Active Galaxies
– Large Luminosity
– Unusual Spectra
– Variable Light Output
– Strong Energetic Jets
• Unified Model Proposes all Active
Galaxies are different views of same type
of object Supermassive Black Hole with
an Accretion Disk
• Gasses in Accretion Disk follow Kepler’s
third law (conservation of Angular
Momentum) – Gasses on inner orbits
travel faster than gasses on outer orbits
• Faster inner gasses have friction with
slower outer gasses cause outer gasses to
lose kinetic energy and thus fall inward
• As gasses fall inward they are
gravitationally compressed to high
temperatures causing them to glow
• Variations in gas density will cause
variations in gravitational compression
which will cause variations in temperatures
and hence variations in Luminosity
(Variations in Active Galaxy Luminosity)
• Inward motion towards center of Accretion
disk is stopped abruptly near hole due to
conservation of Angular Momentum
• Inertia wants rotating objects to move
outward as their rotational speed
increases (pizza dough)
• The point at which the inward force due to
gravity of Black Hole is balanced by this
outward movement due to inertia creates
the inner edge of the Accretion disk
• This inner edge is also where a
shockwave is created due to this sudden
stopping of inward flow
• To relieve the pressure created by this
shockwave outward flows develop as
shown perpendicular to the Accretion disk
• The particles leaving are traveling at high
rates of speed and are thus Relativistic
• These Relativistic Particles are also
charged, hence they create and drag
Magnetic Fields with them
Forming Jets
• Recall with our Sun, differential rotation
rates between the equator and the poles
and the fact that magnetic fields are
anchored somewhat to plasma, caused
twisting of the Sun’s magnetic field
eventually creating sunspots
• In the Accretion Disk Outflows, again
recall the inner part of the accretion disk is
moving more rapidly than the outer parts
thus the magnetic field of the accretion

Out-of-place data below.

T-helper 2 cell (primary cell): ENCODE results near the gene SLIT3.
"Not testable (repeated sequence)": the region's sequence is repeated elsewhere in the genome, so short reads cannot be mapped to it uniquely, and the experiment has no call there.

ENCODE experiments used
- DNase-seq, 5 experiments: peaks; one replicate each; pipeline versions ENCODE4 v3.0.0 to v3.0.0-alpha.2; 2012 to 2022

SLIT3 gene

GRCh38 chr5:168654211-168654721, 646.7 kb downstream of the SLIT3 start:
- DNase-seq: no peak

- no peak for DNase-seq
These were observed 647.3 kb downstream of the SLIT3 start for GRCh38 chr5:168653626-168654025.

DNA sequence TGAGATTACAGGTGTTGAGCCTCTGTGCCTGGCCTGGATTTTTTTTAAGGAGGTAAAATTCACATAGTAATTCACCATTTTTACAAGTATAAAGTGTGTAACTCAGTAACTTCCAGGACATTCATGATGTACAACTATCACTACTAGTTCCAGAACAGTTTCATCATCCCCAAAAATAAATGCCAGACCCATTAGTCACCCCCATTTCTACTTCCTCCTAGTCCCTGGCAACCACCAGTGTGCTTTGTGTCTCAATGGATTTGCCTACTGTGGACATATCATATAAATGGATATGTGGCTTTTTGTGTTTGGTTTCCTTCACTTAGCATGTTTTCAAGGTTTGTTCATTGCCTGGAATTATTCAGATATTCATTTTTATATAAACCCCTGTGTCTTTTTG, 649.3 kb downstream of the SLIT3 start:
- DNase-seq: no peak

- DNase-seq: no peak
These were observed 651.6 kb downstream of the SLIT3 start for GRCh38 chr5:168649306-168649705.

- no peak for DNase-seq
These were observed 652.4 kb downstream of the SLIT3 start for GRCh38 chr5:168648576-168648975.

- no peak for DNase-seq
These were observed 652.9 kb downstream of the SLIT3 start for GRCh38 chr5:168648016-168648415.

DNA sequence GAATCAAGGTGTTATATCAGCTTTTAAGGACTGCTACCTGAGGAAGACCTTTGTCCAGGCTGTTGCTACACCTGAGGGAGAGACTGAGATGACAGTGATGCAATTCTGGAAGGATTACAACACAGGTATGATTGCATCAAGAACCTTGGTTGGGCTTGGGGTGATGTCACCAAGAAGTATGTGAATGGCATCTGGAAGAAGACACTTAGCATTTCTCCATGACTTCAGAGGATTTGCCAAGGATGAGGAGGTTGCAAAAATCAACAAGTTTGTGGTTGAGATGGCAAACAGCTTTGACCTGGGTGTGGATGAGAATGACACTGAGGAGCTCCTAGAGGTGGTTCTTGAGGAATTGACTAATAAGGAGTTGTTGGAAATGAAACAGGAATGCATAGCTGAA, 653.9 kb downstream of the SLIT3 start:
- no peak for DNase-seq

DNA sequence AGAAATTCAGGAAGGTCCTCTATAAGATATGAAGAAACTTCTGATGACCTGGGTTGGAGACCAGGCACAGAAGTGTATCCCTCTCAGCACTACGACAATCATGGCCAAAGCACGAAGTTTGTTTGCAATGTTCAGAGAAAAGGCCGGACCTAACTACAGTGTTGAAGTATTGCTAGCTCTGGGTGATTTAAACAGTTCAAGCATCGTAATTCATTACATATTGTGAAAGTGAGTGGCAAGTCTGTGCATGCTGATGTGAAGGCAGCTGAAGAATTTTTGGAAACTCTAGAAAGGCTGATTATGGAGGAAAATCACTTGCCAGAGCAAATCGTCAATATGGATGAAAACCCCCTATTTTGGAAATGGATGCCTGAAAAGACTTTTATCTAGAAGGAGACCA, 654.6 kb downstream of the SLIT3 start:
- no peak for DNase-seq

disk is being distorted into a helix shape
Recent Evidence for Unified Theory
• Hubble Space Telescope views of NGC
4261 Shows two radio lobes extending 15
kpc from the nucleus of the galaxy
• A magnified view shows a disk ~250 pc in
diameter at center of galactic nucleus
• Doppler measured speed of gas and dust
indicate a mass of 1.2 x 109 M() must exist
Types of Seyfert Galaxies
• Type 1 have both broad and narrow emission lines,
usually with narrow weak emission lines superimposed
over the broad lines
• Type 2 have only narrow emission lines
Type 1 Seyfert galaxy, NGC 5548 (to the left)
normal spiral galaxy of similar distance and type, NGC 3277 (on the right).
NGC 3393 Type 2 Seyfert Galaxy
• Type 2 Seyfert due to looking at the
accretion disk more edge on so that only a
small amount of the gas spiraling inward is
• Type 1 Seyfert due to looking at the
accretion disk more along a pole which
would allow more of the turbulent gasses
to be observed
Why No New Quasars?
• Over time the available gas and dust that
could be accreted to a Black Hole is used
• The acretion disk is used up. Unless new
material comes near the black hole, no
more fuel.
• The rest of galaxy is not gone. The
material is just not close to the black hole.
• Galactic Collisions and mergers could
provide new fuel sources